This is a longer (and I think better) version of an article that appeared in Saturday’s Guardian:
In 2008 CEO of Diageo, Paul Walsh, referred disparagingly to how Scotch was marketed through ‘bagpipes, heather and tartan’. His point was that distillers had relied too long on cliched notions of Scottishness to sell their product.
Scotch whisky as we know it was invented in the mid-nineteenth century by blending the characterful Highland malts with cheaper Lowland grain spirits. It was a union of the two very different Scotlands. The Lowlanders spoke Scots, a Germanic tongue like English, the Highlanders spoke Gaelic, the Lowlanders were Presbyterian whereas the Highlanders were mainly Catholic. Robert Louis Stevenson wrote ‘the division of races is more sharply marked within the borders of Scotland itself than between the countries. . . . ’
The growth of blended Scotch coincided with the birth of Highlandism. This was a peculiar phenomenon where Scotland, a predominantly settled Lowland mercantile society, took on the trappings of the Highlander as a way of differentiating themselves from the English who they were now yoked to in the Union. To a large extent this image of Scotland was created by Sir Walter Scott. Scott stage-managed the visit of King George IV to Scotland in 1822. Sir John Plumb, an historian writing in the 20th century, captured the ridiculousness of George’s visit to Scotland but he also sees its significance:
‘He paraded Edinburgh in the kilt, resplendent in the Royal Stuart tartan and flesh-coloured tights, and yet managed to keep his dignity. The Scots loved it. Quaintly enough George IV had struck the future note of the monarchy . . . be-kilted, be-sporraned, be-tartaned, riding up Princes Street. . . . to the roaring cheers of loyal Scots, he was showing the way that the monarchy would have to go if it were to survive an industrial and democratic society.’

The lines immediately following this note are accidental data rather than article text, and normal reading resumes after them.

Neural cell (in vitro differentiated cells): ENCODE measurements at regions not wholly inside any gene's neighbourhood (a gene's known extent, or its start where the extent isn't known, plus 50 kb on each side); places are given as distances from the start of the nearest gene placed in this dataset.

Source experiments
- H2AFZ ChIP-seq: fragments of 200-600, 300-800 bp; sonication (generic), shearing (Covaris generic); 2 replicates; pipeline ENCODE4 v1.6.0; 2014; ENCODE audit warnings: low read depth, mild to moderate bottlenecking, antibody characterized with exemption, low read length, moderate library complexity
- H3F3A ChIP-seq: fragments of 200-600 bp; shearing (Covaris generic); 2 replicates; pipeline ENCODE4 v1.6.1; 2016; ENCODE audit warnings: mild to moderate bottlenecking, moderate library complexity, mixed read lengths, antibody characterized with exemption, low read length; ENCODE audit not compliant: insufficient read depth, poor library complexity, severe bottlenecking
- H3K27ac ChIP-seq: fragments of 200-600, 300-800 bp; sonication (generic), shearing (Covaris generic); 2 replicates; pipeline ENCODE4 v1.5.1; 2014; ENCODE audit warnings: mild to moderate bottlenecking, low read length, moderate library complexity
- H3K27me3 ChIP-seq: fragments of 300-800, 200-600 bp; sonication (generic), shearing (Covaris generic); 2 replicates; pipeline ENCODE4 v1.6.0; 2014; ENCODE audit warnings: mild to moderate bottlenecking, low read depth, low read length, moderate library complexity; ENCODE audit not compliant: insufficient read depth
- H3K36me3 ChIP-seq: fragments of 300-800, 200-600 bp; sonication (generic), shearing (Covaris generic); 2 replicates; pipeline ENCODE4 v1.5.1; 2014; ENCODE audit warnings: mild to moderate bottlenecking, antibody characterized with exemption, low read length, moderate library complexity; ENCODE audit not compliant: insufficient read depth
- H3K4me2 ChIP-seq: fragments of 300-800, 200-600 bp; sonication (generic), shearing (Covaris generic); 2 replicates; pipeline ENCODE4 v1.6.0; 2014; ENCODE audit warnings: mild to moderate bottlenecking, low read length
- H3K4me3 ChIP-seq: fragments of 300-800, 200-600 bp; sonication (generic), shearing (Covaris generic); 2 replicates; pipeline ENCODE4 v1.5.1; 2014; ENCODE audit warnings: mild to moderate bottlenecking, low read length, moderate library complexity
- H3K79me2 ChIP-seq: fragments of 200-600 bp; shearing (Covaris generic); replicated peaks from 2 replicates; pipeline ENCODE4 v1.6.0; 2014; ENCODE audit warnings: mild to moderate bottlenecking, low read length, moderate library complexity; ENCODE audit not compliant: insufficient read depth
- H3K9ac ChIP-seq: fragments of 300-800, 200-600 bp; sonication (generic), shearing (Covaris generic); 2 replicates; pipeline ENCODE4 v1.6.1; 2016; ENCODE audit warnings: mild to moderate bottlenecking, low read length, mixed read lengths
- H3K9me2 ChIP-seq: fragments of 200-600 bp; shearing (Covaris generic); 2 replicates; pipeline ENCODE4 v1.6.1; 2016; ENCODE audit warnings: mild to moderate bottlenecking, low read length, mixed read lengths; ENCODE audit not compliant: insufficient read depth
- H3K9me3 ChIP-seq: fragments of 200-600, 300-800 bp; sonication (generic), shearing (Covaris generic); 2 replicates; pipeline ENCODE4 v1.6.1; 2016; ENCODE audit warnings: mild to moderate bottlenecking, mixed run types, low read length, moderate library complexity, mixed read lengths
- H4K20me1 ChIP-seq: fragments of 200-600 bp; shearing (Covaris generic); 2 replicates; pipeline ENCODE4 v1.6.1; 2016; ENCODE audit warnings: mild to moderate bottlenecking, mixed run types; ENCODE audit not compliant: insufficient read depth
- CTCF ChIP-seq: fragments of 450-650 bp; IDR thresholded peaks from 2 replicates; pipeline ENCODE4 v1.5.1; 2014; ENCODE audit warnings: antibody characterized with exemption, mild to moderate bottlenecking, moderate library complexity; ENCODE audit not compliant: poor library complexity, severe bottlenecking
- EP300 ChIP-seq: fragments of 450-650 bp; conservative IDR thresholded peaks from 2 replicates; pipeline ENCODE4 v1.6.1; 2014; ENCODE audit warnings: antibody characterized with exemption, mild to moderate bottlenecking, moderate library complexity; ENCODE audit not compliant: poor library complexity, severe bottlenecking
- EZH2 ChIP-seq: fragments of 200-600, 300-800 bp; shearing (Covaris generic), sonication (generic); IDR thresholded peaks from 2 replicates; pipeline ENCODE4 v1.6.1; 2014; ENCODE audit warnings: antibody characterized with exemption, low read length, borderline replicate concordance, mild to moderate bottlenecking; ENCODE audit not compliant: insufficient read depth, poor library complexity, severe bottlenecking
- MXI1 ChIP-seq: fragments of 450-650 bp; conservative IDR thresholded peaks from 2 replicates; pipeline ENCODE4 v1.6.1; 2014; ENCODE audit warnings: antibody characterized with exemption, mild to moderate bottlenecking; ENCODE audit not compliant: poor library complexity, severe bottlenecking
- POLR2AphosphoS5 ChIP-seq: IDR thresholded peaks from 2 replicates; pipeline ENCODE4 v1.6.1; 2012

It’s the model for the Royal Family today who never look happier than when pretending to be Scottish. Whisky showed how the two Scotlands could unite to sell themselves to the world. Sales promotion played on romantic Highland imagery of the kind that Paul Walsh was tired of. The London offices of Dewars whisky had enormous electric sign of a Highlander in a tam o’ shanter raising a glass of Dewar’s White Label. As he drank his beard and kilt swayed. Highlandism was particularly effective abroad. Before WWI Dewars had a cart pulled by Shetland Ponies that was driven by a man in full Highland regalia through streets of Berlin.
Last year a new whisky was launched with David Beckham called Haig Club. You’d think that the tattooed bearded Beckham would inject a contemporary feel to the product and yet there they are in the adverts, the salmon, the misty loch and the kilts. And who are Haig owned by? Why Diageo of course. If it ain’t broke. . . .